EGU General Assembly 2020
© Author(s) 2021. This work is distributed under
the Creative Commons Attribution 4.0 License.

Evaluation of the enzymatic activity and diversity of soil microorganism in Andean temperate forests degradation gradient

Alejandro Atenas1,2, Felipe Aburto1,2,3, Rodrigo Hasbun4, and Carolina Merino5
Alejandro Atenas et al.
  • 1LISAB: Laboratory of Investigation on Soils, Water and Forest; Faculty of Forestry Sciences; University of Concepción, Concepción, Chile
  • 2Iniciativa Foresta Nativa, University of Concepción, Concepción, Chile
  • 3Silviculture department, Faculty of Forestry Sciences, Concepción, Chile
  • 4Plant Epigenetics laboratory, Faculty of Forestry Sciences; University of Concepción, Concepción, Chile
  • 5Center of Amelioration and Sustainability of Volcanic Soils; Universidad de la Frontera, Temuco, Chile

Soil microorganism are an essential component of forest ecosystem. Microbes and plant release enzymes that catalyse reactions needed to decomposed soil organic matter and crucial to release nutrient in available forms. Therefore, soil enzymes are relevant indicators of microbial activity and nutrient cycling in forest ecosystems. Anthropic disturbances in natural forest, such as logging and exotic livestock, modify the structure and composition of forest thereby altering the structure and activities of soil microbial communities.

Here we determine the effect of these disturbances on the enzymatic activity (Dehydrogenase-DHA; Phosphatase Acid-AP; Ureasa-UA) and the microbial diversity using a forest degradation gradient of native temperate forest dominated by Nothofagus dombeyi, Nothofagus obliqua and Nothofagus alpina. In addition we quantify C:N:P nutrient reservoirs, stoichiometry and available pools. Preliminary results suggest a higher activity of the DHA enzyme in degraded forest dominated by N. obliqua. AP and UA showed no relationship with the phosphorus and total nitrogen reservoirs. Forest degradation modify microbial communities, C:N:P stoichiometry, total and available nutrient pools, where the biggest pool of total C and N was registered on low degraded condition and decrease as degradation condition increase from medium to high degraded forest (74.44%; 65.35%; 48.05% for total C and 3.71; 3.41; 3.24 for total N respectively). Inverse relation was registered for total P pool were the highest pool was registered on high degraded condition (14963ppm; 13092ppm and 11299ppm from high to low degraded condition). Degraded sites were dominated mainly by members of Gammaproteobacteria, Alfaproteobacteria, Acidobacteria and Bacteroidia. Chitinophagaceae and Burkholderiacea were not detected in degraded plots, which suggest that some of the specialised functions carried by this groups could be lost. With respect to fungi Ascomycota and Basidomicota Phylum dominated the soil profiles. A species of the genus Clonostachys (Bionectriaceae) was identified, an endophyte fungus that acts as a saprophyte, also known to be a parasite of other fungi and some nematodes.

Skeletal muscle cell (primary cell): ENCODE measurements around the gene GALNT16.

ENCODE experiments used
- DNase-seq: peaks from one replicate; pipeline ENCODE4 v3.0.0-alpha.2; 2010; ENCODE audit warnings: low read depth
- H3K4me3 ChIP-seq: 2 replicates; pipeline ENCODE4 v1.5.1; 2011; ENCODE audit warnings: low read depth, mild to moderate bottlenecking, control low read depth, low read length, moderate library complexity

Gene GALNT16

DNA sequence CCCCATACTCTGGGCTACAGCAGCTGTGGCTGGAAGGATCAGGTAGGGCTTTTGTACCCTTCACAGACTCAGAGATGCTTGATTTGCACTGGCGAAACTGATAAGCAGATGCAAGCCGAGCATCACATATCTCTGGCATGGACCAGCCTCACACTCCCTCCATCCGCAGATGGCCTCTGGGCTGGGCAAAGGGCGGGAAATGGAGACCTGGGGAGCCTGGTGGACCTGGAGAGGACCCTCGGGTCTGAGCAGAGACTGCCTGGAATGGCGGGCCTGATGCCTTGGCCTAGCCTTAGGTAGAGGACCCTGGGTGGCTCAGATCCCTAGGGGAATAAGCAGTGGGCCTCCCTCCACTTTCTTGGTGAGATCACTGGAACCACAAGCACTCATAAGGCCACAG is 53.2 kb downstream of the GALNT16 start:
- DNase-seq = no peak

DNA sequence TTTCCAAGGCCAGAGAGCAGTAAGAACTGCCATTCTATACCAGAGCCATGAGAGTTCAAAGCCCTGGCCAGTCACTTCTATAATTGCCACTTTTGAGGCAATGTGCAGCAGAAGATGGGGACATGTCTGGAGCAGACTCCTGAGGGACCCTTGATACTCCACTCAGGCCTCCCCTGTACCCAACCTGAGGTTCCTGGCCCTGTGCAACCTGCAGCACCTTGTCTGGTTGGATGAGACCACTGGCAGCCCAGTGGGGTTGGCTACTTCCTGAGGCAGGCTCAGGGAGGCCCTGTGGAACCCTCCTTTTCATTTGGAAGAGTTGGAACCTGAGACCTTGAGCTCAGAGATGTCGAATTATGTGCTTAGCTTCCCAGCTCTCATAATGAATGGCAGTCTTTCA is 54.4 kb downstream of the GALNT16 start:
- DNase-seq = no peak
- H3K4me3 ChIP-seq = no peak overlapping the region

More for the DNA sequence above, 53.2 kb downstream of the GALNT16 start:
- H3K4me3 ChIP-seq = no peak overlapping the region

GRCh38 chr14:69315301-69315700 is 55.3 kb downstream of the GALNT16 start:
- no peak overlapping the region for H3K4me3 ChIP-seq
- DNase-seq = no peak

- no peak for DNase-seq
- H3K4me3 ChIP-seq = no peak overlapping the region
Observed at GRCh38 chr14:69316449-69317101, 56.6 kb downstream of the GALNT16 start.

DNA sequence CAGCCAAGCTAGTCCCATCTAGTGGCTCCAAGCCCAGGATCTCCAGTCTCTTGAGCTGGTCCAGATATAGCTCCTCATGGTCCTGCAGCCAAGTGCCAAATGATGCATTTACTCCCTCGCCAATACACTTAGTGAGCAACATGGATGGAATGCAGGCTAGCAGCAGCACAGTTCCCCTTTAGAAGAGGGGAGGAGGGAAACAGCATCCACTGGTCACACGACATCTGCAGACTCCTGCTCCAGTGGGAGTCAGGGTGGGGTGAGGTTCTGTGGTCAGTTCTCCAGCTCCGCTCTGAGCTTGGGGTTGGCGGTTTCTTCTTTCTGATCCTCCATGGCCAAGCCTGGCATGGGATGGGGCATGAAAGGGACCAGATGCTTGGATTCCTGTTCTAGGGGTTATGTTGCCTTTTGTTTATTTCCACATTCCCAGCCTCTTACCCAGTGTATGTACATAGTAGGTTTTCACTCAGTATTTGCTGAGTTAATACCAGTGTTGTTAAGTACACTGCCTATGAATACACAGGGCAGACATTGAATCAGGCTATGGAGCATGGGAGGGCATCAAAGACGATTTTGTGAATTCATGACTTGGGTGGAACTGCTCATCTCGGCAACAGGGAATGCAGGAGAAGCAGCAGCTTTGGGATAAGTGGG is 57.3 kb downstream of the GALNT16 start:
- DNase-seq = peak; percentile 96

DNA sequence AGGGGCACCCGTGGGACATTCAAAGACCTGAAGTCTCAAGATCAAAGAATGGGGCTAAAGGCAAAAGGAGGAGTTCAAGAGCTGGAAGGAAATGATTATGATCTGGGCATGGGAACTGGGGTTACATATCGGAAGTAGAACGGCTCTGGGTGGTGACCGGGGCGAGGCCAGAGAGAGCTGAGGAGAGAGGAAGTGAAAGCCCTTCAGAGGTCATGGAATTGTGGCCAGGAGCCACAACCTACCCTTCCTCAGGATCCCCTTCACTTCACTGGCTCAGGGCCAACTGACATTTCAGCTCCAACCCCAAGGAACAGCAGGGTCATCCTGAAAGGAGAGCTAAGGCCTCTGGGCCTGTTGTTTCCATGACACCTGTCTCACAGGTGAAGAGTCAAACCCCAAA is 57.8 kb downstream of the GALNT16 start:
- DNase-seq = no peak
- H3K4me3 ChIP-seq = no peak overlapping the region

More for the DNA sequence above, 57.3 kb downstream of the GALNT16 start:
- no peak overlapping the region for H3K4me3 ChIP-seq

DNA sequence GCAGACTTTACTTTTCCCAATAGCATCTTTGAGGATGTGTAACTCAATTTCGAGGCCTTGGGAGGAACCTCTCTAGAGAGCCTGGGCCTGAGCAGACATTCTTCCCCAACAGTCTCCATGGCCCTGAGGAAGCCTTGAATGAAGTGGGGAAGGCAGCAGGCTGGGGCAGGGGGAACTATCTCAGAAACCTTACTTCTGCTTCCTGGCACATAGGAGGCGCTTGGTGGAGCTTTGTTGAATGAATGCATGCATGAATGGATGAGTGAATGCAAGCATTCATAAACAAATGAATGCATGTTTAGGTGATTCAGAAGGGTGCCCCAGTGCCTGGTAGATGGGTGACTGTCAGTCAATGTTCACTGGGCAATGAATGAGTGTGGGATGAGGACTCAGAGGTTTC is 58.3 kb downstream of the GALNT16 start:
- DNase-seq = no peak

This research contributes to a better understanding of the direct effects of anthropic disturbances on the biogeochemical functioning of temperate forests and their relationship to the activity and composition of microbial communities.

Acknowledgment: Proyecto Reforestación Enel – UdeC

How to cite: Atenas, A., Aburto, F., Hasbun, R., and Merino, C.: Evaluation of the enzymatic activity and diversity of soil microorganism in Andean temperate forests degradation gradient, EGU General Assembly 2020, Online, 4–8 May 2020, EGU2020-21058,, 2020


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